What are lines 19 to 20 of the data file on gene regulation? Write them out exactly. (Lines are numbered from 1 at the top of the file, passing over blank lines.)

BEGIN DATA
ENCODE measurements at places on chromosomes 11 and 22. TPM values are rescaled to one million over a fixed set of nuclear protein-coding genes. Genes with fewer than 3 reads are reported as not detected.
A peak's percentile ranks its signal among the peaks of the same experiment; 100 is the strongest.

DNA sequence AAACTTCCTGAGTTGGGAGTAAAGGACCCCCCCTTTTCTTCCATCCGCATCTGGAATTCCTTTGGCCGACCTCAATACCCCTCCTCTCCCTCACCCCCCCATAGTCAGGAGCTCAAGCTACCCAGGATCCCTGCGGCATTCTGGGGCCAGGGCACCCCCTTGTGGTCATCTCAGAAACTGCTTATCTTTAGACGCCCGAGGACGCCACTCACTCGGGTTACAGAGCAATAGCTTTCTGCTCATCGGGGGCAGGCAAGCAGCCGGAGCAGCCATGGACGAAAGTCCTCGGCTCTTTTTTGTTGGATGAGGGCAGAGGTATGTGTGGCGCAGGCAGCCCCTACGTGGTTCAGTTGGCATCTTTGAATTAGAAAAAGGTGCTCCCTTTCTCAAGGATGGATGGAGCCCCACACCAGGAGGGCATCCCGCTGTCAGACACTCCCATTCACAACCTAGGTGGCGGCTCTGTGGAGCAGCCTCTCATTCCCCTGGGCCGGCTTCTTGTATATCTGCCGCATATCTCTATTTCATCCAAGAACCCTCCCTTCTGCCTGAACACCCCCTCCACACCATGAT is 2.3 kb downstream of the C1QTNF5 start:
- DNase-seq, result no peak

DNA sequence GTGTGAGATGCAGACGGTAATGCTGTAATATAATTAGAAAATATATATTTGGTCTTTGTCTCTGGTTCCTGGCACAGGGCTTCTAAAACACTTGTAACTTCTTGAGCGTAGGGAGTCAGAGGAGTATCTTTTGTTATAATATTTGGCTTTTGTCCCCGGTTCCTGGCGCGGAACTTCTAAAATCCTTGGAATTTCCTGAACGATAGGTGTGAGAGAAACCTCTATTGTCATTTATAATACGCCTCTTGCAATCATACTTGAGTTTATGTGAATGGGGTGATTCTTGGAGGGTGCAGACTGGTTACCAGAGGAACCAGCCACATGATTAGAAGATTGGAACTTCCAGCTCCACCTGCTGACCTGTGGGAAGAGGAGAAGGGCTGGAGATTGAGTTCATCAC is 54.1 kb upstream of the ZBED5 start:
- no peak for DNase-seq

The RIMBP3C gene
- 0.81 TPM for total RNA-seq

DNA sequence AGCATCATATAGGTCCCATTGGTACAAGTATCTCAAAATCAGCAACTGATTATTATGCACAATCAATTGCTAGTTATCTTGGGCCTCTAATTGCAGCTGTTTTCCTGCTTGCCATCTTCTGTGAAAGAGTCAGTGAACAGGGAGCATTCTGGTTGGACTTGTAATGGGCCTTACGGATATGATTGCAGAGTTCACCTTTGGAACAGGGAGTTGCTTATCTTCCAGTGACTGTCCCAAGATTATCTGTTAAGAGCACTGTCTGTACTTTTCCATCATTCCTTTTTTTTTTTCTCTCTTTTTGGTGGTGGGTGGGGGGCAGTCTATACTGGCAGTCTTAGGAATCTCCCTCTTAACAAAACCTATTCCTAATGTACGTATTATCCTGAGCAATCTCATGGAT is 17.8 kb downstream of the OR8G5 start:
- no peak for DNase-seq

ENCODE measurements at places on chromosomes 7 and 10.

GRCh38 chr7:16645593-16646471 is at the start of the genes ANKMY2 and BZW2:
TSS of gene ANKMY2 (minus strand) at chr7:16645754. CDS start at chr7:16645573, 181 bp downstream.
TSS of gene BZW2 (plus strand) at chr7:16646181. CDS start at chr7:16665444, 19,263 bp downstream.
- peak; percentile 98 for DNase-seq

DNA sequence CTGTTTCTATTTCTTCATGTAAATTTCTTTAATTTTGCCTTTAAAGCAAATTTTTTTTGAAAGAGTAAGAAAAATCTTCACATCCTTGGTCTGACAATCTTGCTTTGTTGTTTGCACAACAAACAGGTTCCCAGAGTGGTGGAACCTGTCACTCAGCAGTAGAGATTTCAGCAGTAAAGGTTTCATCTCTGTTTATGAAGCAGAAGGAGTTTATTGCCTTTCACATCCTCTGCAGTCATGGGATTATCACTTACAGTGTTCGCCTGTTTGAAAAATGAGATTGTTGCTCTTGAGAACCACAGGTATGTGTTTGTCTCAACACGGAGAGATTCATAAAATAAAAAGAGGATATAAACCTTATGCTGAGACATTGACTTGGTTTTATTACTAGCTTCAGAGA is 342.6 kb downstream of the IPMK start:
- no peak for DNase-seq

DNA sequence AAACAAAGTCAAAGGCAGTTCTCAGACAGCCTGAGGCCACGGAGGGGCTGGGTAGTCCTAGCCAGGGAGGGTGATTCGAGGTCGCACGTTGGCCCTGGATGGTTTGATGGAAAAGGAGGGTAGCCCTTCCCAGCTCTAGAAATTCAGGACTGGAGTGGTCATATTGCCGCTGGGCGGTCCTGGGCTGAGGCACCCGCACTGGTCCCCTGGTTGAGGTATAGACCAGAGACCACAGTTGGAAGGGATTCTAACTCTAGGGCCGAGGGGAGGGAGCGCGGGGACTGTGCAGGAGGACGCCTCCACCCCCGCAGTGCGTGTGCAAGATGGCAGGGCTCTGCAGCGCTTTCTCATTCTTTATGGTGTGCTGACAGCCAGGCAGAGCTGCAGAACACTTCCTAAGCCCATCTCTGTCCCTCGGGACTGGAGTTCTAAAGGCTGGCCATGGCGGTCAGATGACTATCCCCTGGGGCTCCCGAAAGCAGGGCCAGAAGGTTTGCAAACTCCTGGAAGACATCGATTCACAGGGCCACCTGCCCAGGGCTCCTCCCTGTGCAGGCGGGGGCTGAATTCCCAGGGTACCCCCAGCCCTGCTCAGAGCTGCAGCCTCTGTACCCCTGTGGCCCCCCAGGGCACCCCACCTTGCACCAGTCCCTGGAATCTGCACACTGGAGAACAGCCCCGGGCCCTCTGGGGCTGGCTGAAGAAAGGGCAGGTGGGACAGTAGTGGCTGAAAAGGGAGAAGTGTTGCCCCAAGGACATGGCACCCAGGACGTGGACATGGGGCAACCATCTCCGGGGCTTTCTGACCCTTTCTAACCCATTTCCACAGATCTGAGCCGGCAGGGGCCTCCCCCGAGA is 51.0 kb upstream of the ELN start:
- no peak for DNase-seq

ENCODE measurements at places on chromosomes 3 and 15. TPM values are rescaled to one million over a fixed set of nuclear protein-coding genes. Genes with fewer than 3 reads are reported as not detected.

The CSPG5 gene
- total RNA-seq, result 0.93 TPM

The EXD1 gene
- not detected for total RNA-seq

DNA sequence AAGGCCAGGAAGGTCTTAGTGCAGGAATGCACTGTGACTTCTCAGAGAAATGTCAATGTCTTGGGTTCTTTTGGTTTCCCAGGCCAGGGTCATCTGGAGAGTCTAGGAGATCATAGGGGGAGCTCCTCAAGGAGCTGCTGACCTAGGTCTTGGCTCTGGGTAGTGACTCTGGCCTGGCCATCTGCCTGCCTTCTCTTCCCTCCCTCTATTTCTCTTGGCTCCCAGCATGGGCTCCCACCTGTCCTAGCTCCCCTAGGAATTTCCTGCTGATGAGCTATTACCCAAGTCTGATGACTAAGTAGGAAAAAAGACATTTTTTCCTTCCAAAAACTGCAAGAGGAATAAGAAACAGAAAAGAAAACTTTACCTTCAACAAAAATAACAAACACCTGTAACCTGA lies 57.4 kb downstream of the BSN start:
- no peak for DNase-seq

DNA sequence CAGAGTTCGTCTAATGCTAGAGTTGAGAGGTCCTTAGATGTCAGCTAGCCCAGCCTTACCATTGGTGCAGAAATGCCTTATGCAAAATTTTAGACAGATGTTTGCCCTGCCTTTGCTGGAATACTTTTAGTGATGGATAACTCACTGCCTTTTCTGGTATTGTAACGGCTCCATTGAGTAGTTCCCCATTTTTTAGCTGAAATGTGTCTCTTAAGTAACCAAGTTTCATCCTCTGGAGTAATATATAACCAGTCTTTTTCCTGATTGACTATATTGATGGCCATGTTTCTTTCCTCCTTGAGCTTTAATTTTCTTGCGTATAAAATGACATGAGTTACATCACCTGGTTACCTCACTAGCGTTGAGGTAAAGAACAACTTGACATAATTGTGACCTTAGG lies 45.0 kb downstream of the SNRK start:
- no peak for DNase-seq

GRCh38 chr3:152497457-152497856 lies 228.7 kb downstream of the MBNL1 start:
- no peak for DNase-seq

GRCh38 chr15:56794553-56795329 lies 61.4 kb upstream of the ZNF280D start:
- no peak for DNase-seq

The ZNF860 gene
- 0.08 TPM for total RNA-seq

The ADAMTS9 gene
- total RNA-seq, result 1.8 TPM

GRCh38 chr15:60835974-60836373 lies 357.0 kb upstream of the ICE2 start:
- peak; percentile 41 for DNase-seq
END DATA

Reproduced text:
- no peak for DNase-seq

ENCODE measurements at places on chromosomes 3 and 15. TPM values are rescaled to one million over a fixed set of nuclear protein-coding genes. Genes with fewer than 3 reads are reported as not detected.